Receipe for Classic Hummus

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ceadach
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Receipe for Classic Hummus

Post by ceadach »

Receipe for Classic Hummus

2 cups of cooked chicks peas aka garbanzo beans
3/4 cup of Tahini
3 or more cloves of garlic
1/2 cup of lemon juice
1/3 cup of cold water (or more or less as needed)
2 tablespoons of good olive oil (other oils will not taste as good...)
1 teaspoon of salt (more of less to taste)
1/3 teaspoon of paprika or pinch of black pepper (optional)
a pinch of ground sumac (optional, and the middle eastern type not the American type with is mildly toxic.)

Serves lots.

First...Get yer hands on a decent food processor. Doing this much blending by hand is very labor intensive. Cheap food processors tend to perish quickly with regular hummus or chutney production. I've killed several machines before investing in a Black and Decker "Power Pro 2". Very handy device!

Insert ingredients a bit at a time then blend the heck out of everything, adding water as needed to achieve a smooth consistancy similar to sour cream dip. A hint from my grandmother, if you find your hummus is too sharp add a touch of honey.

Other spices that I've used to favor hummus are cumin ( usually a 1/2 teaspoon or more to taste) and cinnamon. Some like to add a little bit of olive oil on top when serving, this too is optional. The variations are endless, but I like to keep it traditional. :wink:

That's pretty much it. Serve with warm pita bread. Makes a nice meal with a salad of greens or in combination of other mezzes and of course is a great side dish to a main course. Have breath mints handy if you plan on playing flute afterwards!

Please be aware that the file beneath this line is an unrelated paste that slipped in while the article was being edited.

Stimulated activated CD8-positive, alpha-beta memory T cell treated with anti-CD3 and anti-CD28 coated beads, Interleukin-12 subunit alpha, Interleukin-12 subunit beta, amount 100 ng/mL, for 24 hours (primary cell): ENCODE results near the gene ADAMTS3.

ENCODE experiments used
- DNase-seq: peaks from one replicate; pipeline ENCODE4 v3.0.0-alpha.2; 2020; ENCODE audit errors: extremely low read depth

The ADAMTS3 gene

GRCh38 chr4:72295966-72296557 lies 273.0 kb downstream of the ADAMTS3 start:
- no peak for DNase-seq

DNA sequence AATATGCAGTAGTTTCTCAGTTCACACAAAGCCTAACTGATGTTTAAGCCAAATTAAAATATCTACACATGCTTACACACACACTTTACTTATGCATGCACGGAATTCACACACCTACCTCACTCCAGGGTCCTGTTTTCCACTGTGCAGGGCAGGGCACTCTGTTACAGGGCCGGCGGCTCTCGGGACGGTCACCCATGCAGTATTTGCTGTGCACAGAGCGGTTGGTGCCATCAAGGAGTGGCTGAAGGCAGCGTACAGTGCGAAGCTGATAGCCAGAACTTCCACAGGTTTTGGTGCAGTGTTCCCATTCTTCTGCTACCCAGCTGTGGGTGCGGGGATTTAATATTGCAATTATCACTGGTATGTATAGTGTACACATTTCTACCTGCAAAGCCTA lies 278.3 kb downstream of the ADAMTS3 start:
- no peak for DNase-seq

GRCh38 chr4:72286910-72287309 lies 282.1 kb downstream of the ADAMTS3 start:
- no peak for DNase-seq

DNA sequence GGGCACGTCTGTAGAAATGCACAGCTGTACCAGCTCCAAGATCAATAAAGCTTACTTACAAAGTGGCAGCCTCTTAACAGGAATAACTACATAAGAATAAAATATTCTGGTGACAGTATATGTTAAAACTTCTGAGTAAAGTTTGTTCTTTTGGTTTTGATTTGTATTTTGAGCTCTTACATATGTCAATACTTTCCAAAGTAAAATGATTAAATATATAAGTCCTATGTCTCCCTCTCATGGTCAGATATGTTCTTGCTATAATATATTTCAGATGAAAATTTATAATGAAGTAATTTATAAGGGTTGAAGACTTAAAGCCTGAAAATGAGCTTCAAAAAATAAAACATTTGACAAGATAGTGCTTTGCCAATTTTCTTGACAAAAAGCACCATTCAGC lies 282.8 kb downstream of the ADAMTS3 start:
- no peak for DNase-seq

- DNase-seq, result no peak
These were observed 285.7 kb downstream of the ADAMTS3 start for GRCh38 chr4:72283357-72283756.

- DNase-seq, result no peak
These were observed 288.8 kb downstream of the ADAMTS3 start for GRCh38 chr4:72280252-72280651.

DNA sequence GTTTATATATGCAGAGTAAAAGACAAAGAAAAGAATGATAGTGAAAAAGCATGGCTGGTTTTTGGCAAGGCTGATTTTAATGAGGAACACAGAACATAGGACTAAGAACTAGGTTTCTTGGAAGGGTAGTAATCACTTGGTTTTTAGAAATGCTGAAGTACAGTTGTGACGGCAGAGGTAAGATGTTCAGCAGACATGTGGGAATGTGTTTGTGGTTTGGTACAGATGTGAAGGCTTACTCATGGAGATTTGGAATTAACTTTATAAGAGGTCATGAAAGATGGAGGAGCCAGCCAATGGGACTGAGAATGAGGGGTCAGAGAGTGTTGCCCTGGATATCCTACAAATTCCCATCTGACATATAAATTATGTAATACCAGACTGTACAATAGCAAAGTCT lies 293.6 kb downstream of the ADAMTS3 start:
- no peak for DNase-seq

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Post by Flogging Jason »

Publix(a regional supermarket) carries a nice variety of hummus that strays from the traditional. Although I love regular hummus(and thanks for the recipe) it's delightful to get it with chunks of olives in it...or roasted garlic....or pesto....and so on.

At the pub I work at we serve our hummus platters with toasted ciabatta drizzled with olive oil. I eat it with bagels at home.
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Post by fyffer »

(So glad I found this forum! My Hummus is legendary!)

My recipe (compiled from 'net sources, and tweaked to my taste)

Combine in a food processor, the following:

2 15oz cans of Chick peas, drained (reserve the liquid)
1/4 cup sesame tahini
Juice from 2 lemons (about 1/4 cup)
3 medium cloves garlic, pressed
2 Tbsp olive oil
1 tsp salt
1 tsp cumin
1 tsp oregano

Get as many of the ingredients as fresh as you can. I've only used the canned chick peas, but if you know how, and want to cook them yourself, have at it. Definitely juice your own lemons, and press your own garlic. Fresh oregano is better than dried, but is harder to come by, of course.

Put everything in the FP, and process using "pulse" at first to chop things a bit, then process at low speed a few minutes, scrape the mixing bowl, then at high speed to desired consistency. Ocassionally, I add some of the reserved liquid from the chick peas, or a little more olive oil, during the final hi-speed processing.
The ingredients get to know each other a little better after sitting in the fridge overnight.
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Post by lordofthestrings »

Any suggestions for making these recipies in a dorm, where we're not allowed a food processor?
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Post by ceadach »

No food processors??? The fascists!!!!

Ah yes, I remeber such days in the dorms. I was in Milwaukee too. As a result after my first year, I lived off campus for the rest of college years.